The HK MR762A1 has an MSRP of $3,995. Taking into account the technology in the rifle, its performance specifications, and who built it, the expense is par for the course. While an individual operator might find it challenging to justify its price versus another 7.62x51mm AR-15 platform rifle, an agency might not.

The Heckler and Koch MR762A1 is a fantastic weapon system that is extremely reliable and accurate. It will accommodate all the needs and desires of a serious shooter who wants to accessorize, and would be an excellent choice for an agency desiring a semi-auto counter-sniper rifle. This rifle would serve a great purpose for those in very rural areas where over penetration is not as big of an issue as it is in metro and urban environments. The H&K MR762A1 embodies the meaning of one German word “Überlegen” – superior!

Jim Weiss is a retired lieutenant from the Brook Park, Ohio, Police Department and a frequent contributor to LAW and ORDER. Mickey Davis is a California-based writer and author.

Published in Tactical Response, Jan/Feb 2013

Rating : 7.6

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Good Rifle, Good Read

Posted on : Oct 29 at 6:22 PM By JWF

The MR762A1 is one of 4 7.62 rifles we have. It is the most expensive one we own and we certainly can't fault its quality. It's the first H&K rifle we've owned and find its quality to be first rate (as expected from H&K). Even with mediocre ammo it shoots 1.5 MOA. I haven't shot enough quality ammo yet to offer a really good evaluation, but it certainly shoots better than I do! It's heavy, but hopefully I won't have to lug it around in a combat scenario, it's fine on the range. I'm not all that good with iron sights anymore but it sure performs with a Trijicon 2.5-10. I think I'll be replacing the trigger with an aftermarket Geissele to squeeze the last ounce of accuracy out of it. Overall I'm very pleased with the rifle and would recommend it to anyone.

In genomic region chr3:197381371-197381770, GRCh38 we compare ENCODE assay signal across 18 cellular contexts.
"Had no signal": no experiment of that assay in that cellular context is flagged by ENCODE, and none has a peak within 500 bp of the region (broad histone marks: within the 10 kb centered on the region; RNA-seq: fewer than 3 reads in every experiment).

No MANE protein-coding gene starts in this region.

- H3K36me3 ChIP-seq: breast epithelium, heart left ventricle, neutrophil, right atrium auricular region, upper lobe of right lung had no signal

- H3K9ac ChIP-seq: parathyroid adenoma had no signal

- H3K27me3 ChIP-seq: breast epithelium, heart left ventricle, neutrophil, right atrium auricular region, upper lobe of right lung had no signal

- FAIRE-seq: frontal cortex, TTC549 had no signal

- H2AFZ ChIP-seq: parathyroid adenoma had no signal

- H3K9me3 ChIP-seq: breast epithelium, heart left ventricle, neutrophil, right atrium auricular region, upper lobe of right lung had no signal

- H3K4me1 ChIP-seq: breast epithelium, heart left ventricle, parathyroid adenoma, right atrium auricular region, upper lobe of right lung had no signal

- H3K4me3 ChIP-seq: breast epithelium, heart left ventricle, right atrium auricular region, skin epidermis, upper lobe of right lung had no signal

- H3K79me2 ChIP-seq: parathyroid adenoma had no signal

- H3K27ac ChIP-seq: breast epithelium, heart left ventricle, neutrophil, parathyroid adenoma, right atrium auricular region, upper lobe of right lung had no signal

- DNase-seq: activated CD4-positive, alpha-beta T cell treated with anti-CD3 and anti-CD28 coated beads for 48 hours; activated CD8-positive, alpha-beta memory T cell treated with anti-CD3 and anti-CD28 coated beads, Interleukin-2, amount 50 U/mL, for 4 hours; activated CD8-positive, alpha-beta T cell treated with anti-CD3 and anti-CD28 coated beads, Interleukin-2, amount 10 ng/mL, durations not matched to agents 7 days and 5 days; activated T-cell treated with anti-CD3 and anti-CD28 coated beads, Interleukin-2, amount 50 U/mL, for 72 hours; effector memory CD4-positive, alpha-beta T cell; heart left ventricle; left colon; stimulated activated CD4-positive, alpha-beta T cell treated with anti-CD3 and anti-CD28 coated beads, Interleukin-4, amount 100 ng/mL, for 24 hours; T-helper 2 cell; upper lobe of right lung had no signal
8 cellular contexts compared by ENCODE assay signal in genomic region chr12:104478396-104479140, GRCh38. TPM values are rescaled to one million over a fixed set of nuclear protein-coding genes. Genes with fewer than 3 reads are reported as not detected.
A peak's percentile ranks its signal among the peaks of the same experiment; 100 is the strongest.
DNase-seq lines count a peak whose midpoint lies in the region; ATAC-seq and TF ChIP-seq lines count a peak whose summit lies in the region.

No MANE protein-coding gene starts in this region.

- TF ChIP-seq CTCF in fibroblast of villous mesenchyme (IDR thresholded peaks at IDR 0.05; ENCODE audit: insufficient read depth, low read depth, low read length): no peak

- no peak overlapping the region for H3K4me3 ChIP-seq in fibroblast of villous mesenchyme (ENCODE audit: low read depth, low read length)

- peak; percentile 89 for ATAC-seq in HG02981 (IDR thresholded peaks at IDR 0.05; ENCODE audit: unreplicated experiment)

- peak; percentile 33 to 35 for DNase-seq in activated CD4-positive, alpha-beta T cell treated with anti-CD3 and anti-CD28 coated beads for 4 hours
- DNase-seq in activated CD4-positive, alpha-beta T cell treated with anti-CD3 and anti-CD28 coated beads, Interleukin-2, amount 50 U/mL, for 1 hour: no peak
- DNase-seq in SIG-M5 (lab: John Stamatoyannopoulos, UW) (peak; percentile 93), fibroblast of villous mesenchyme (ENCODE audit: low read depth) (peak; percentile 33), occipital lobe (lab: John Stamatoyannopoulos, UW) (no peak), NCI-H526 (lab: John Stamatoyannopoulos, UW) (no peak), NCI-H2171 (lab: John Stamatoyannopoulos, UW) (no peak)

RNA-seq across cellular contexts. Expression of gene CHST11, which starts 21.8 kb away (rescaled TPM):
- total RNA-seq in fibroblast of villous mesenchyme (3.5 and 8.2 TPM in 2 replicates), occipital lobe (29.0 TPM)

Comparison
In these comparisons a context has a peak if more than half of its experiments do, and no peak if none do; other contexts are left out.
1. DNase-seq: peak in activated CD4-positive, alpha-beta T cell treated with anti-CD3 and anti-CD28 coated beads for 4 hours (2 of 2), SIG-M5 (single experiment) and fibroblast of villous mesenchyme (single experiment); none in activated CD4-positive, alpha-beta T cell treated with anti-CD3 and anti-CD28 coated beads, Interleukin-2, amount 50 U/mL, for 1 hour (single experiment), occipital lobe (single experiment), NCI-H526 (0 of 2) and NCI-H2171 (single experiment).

Good read

Posted on : Aug 2 at 8:25 PM By CL

I've owned at one time or another, most of the 308 semi's on the market, including high end KAC 7.62mm rifles. I finally settled on the MR762A1. I get consistent 2 moa or less precision with M80 type ball and there are several factory loads this rifle will shoot under a MOA. 10 shot groups, slow fire checked at 100 and 400 yards. I have also found that it will shoot on average .548 moa with Hornady 178 gr BTHP Match. This is an average of several 10 shot groups at 100 and 400 yards, grouping measured and averaged. With that Hornady ammo the HK is slipping up on bolt gun capability. My example does perfer heavier loads.

As far as recoil, honestly I feel that in stock condition it is one of it not the softest shooting 7.62x51mm gas guns on the market. Pull the MAMS off the SR25 and shoot the two back to back. That experiment is pretty cut and dry.

Negatives: trigger, take down pins, muzzle thread size. I understand them not chromelining the barrel to avoid issues with precision, but it would have been nice to have it nitrided. That said, I love mine.